It has been almost eight years to the day since Noa Dar premiered a full-length evening performance for adult audiences. In October 2006, her tour-de-force creation Tetris was unveiled at the Acco Festival for Alternative Israeli Theater. At the time, Dar did not realize that nearly a decade would pass before she would find herself in such a position again.

This weekend, Dar returns to the main stage with Skin, a choreography for four dancers, as part of the Artists Curate series at Warehouse 2 in Jaffa.

“I haven’t made a piece that was significant for adults since Tetris,” said Dar in a recent interview with The Jerusalem Post.

Dar speaks softly and takes time to carefully choose each word. Though small in stature, her piercing, light eyes and quiet confidence embolden her with a certain kind of magnetism. In Tetris, she took her audience outside of the conventional, proscenium theater and into an alternative space in which each viewer was outfitted with a stool to match his or her height.

Ushered into a cave-like space, the participants in Dar’s experiment were instructed to stand on their stools. It was then that the magic was revealed. A small cage fitted into the floor of the stage shielded each head.

It was from behind the bars of these structures, on eye-level with the dancers’ feet, that the viewers took in the majority of Tetris.

The piece was an immediate success, receiving an Honorable Mention at the Acco Festival and a smattering of invitations to tour abroad. Despite its technical specificities, Tetris went on to be presented many times around Israel and further afield. For Dar, the piece became an esthetic calling card and eventually a tough act to follow.

“Tetris was a point of no return for me. In the years after, I made Anu and then Banu, but I wasn’t whole with those pieces. I felt that they weren’t new enough. I felt that I hadn’t created something new, that I was repeating myself. After that I didn’t want to make another piece that would go up at Suzanne Dellal. I wanted to find something else.”

While she gathered strength and ideas, she kept busy creating shows for younger audiences. To her repertoire, which already including time-tested productions such as Children’s Games and The Dream is a Great Painter, she added Ananotza in 2012.

“I assembled enough energy to search again,” she said.

Last year, a newly fortified Dar reentered the studio.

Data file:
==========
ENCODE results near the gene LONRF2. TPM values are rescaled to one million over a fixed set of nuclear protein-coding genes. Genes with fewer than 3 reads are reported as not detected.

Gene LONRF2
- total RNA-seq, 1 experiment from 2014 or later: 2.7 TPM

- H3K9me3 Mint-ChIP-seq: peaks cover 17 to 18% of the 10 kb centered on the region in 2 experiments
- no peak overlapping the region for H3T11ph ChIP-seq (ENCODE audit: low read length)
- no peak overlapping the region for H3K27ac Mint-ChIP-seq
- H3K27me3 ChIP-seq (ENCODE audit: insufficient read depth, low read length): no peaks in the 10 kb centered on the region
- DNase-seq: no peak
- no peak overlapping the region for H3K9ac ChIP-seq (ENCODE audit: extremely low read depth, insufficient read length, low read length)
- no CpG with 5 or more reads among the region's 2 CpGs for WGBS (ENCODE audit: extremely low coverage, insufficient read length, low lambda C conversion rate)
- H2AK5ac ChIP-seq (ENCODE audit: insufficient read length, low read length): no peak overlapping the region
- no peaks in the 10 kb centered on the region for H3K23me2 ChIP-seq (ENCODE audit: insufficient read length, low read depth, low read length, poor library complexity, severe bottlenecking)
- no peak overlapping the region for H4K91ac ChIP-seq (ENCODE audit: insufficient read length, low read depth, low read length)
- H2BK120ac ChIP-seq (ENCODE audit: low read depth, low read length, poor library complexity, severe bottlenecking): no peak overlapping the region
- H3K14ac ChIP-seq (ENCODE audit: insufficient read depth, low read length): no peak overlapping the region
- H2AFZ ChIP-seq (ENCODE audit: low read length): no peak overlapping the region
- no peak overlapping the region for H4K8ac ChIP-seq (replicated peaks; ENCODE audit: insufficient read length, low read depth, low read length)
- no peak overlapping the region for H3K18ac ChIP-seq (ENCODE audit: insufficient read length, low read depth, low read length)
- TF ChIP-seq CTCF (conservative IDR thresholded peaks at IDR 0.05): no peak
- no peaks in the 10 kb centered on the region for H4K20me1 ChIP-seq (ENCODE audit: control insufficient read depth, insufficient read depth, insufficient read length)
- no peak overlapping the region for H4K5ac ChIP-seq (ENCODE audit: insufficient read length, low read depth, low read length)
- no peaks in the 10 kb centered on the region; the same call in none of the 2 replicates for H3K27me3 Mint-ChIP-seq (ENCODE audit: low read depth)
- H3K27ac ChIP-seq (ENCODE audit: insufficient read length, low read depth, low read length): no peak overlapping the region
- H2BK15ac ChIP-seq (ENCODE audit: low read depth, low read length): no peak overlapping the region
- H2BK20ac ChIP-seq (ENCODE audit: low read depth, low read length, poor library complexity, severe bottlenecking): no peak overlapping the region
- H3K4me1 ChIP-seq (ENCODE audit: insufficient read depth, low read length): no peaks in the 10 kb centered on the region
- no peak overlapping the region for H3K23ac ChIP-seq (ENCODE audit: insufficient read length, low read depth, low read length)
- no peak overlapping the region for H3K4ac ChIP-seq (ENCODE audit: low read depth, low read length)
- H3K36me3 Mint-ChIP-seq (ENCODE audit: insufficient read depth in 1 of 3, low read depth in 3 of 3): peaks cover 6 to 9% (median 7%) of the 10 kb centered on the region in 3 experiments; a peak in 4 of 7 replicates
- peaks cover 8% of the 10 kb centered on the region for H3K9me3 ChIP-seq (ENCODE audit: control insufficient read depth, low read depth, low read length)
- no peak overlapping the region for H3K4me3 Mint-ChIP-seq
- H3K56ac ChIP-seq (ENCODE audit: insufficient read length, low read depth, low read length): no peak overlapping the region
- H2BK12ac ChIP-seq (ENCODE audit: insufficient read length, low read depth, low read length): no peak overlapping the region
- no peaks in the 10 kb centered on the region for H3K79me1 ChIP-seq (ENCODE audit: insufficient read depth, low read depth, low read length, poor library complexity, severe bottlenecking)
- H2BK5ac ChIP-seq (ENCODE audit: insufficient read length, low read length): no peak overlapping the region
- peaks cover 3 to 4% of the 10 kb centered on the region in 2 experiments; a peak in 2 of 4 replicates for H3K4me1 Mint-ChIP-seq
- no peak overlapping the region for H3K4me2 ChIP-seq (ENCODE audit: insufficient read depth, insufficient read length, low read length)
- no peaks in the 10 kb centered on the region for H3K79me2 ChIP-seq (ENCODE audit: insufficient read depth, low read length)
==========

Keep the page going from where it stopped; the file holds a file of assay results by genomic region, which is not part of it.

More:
“It was very exciting and moving. I started with very basic searches like looking for movement that evokes emotion or emotion that evokes movement. I conducted a new investigation using the body as material, like one works with dough. I went into this process as one does with a laboratory and that approach remained present in the work.”

Skin is an exploration of the physical and emotional boundaries between the outside world and us.

“I thought was about the body as a place of the last escape or haven,” she said. “It is more internal than your house or your room. It is a place like a fort where people regroup, only there can you be with yourself.

From there, I went on to bigger ideas where the inside represented habits, which are their own kind of fort or regularities. What happens when those things are disrupted? How do we cope with the changes? From all of that I stayed with the place of friction between the inside and outside, where our skin is the border between inside and outside. How do we strip down the border to meet the outside world or another person? Is it a flexible boundary? What do we need to cross that boundary?” Over a year’s time, Dar and her dancers pushed themselves well beyond their individual and collective comfort zones to decipher where their boundaries lied and how they could surpass them. Dar asked of her dancers, Efrat Levy, Mor Nardimon, Alon Shtoyer and Noa Shavit to join her on a ride that took them through the full emotional spectrum.

The result is, in Dar’s words, not easy to partake in.

“There were a lot of revelations, a lot of things that I understood anew.

There was a kind of exposure and intimacy that was new to me. That said there is something in this piece that goes very far, to the edge. It is hard to absorb and hard to experience for the dancers and the audience.”

To reflect the concept of borders, Dar decided to seat the audience in the round.

“I wanted the audience to create that boundary between the inside and the outside,” she said.

Skin will be performed three times over the course of Dar’s Artist Curate weekend. Each evening will feature an installation and performance by visual artist Nati Shamia-Opher as well as a concert by musician and longtime Noa Dar Dance Group collaborator Uri Frost.

Skin will be presented at Warehouse 2 on July 17 and 19 at 9 p.m. and on July 18 at 10 p.m. Tickets cost 90 NIS. For more information, visit www.choreographers.org.il.

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